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[Closed] Did Stoma make you disabled? why and how, or not?  

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dogtalkerer
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August 15, 2019 12:44 pm  

curious how many people out there think their stoma made them disabled?   and were you more disabled before or after your surgery?

there are social things I will not do anymore, but doesn't mean I can't, just prefer not to,.  like skinny dipping or swimming without a tee shirt.

Are you comfortable being classified as a disabled person?( I am not, consider it an insult)


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john68
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August 15, 2019 12:55 pm  

My answer to your question is No, I have restrictions on certain things that I used to be able to do like lifting concrete blocks, my roll with my work has changed but still work in the same industry. But if I Am defined by society or others it does not bother me! I have achieved more since my ostomy than before although that could be as much about having it when I was younger. This is a discussion which could offend so discretion is important 

ileostomy 31st August 1994 for Crohns


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VeganOstomy
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August 15, 2019 1:41 pm  

These are valid questions.

It's important that we define what "disability" means, or you'll have a lot of opinions here.

For example, I can't file for disability, but I do quality for a Disability Tax Credit (stomas are specifically marked as a qualification).

While rare, stoma and related surgeries may cause an actual disability (i.e. Surgical error, nerve damage, etc.) which puts someone in a worse situation than before they went to surgery, but that's something that can happen with any surgery.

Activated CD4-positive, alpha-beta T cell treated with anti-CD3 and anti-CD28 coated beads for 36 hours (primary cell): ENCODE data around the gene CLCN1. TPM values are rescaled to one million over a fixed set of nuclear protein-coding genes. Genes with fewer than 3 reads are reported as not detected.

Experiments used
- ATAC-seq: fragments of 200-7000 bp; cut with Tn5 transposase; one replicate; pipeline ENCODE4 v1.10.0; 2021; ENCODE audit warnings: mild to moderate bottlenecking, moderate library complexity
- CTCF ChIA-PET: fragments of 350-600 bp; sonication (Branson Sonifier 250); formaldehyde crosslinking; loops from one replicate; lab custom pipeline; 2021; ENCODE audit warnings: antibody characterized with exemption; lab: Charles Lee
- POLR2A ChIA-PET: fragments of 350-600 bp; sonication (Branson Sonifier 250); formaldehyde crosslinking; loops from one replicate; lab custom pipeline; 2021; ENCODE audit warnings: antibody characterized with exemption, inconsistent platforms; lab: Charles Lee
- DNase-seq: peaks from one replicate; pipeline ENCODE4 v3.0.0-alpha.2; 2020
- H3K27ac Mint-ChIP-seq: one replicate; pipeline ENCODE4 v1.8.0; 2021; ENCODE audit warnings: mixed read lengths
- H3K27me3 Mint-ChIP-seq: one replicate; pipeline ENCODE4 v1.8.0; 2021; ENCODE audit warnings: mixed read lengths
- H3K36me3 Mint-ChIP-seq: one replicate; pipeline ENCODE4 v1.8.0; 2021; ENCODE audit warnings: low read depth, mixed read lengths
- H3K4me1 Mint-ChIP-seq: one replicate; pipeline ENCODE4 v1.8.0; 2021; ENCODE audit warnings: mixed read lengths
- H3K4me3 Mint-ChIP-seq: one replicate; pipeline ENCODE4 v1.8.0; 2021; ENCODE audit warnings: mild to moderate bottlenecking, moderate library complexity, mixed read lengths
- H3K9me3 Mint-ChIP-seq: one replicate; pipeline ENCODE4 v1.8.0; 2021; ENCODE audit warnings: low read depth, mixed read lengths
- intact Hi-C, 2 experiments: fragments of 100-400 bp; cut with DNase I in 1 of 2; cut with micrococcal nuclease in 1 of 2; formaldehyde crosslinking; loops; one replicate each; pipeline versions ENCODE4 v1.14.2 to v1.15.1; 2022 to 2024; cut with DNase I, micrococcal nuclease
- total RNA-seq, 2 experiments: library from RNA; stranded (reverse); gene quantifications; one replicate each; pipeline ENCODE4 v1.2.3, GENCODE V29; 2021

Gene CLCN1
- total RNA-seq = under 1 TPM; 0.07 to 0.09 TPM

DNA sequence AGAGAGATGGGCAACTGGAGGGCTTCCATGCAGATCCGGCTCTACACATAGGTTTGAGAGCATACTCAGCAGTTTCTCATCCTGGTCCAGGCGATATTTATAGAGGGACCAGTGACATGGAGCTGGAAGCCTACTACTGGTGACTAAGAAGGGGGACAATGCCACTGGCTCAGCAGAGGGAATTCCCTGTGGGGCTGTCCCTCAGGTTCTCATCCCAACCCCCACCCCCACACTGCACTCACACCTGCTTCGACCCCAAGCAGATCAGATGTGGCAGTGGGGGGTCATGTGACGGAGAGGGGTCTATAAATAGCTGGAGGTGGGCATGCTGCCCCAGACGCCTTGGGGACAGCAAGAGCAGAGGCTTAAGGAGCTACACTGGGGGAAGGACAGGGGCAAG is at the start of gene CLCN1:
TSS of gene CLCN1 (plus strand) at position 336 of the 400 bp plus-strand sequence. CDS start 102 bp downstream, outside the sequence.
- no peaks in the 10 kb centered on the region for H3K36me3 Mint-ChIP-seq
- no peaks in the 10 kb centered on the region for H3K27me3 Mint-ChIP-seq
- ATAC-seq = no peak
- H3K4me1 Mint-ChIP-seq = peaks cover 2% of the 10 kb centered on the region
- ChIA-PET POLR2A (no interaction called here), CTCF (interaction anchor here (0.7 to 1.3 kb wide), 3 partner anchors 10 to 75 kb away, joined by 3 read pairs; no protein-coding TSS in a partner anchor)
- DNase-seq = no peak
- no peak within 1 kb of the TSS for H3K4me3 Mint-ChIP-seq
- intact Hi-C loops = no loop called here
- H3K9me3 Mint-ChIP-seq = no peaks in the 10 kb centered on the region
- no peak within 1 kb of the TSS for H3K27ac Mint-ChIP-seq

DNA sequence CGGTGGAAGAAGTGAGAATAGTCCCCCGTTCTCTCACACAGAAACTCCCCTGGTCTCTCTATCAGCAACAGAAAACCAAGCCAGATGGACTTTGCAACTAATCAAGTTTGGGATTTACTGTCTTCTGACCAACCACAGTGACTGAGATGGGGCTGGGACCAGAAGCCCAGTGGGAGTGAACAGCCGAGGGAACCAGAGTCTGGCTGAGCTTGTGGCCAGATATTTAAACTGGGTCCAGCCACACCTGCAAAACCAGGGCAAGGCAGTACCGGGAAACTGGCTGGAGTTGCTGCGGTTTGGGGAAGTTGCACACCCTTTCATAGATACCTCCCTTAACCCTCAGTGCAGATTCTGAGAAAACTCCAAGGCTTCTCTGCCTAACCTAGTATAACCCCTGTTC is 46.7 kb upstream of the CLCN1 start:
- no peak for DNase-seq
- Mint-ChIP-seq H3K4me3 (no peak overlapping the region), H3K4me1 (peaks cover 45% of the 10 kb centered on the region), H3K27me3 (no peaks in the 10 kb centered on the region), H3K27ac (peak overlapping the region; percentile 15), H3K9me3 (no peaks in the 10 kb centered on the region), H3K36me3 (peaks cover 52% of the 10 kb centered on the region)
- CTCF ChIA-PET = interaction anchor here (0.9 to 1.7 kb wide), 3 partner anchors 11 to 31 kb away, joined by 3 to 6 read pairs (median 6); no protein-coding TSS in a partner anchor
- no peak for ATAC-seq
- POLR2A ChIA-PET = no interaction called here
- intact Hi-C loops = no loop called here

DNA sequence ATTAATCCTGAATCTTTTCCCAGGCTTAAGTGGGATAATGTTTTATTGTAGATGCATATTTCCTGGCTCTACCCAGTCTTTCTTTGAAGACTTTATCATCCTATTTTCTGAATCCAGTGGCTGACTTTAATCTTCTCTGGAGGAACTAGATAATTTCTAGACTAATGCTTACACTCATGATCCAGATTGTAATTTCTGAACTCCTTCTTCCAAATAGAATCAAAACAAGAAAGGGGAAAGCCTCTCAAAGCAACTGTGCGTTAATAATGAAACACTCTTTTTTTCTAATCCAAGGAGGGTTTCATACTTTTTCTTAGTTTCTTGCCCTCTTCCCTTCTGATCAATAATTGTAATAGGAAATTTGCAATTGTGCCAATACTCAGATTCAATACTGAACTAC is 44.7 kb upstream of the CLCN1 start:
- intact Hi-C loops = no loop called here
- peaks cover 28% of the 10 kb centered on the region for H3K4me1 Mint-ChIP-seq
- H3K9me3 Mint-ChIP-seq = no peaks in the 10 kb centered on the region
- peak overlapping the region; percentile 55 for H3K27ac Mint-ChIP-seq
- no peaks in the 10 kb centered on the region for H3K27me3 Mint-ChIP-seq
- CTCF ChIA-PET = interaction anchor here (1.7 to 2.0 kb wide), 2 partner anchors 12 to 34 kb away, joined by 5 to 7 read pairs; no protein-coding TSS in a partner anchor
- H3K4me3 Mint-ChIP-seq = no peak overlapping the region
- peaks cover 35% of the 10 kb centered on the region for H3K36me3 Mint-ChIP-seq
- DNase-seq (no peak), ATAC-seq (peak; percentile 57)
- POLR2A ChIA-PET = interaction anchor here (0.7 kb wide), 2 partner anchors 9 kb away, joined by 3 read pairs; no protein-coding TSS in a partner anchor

I don't consider myself "disabled" in the traditional sense. I'm still able to walk, can clothe myself, feed myself, etc.

However, I am dependant on medical supplies and I do have restrictions that would otherwise have not been a problem before my surgery (and my illness).

But then again, how are we defining "disability"? There are "disabled" Olympians missing entire limbs and can athletically outperform most healthy adults. Do they have a disability? Should they be considered disabled? Many would still reliyon an assistive device, just like we do.

Am I comfortable being called "disabled"? Sure. That badge entitles me to benefits that help me pay for my ostomy supplies. I don't see any other context where being called disabled would offend me,becasue I know what I'm capable of and what I've been able to accomplish.

Just your friendly neighborhood ostomate.

~ Crohn's Disease ¦ Ileostomy ~


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IleosTony
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August 15, 2019 3:32 pm  

John, Eric,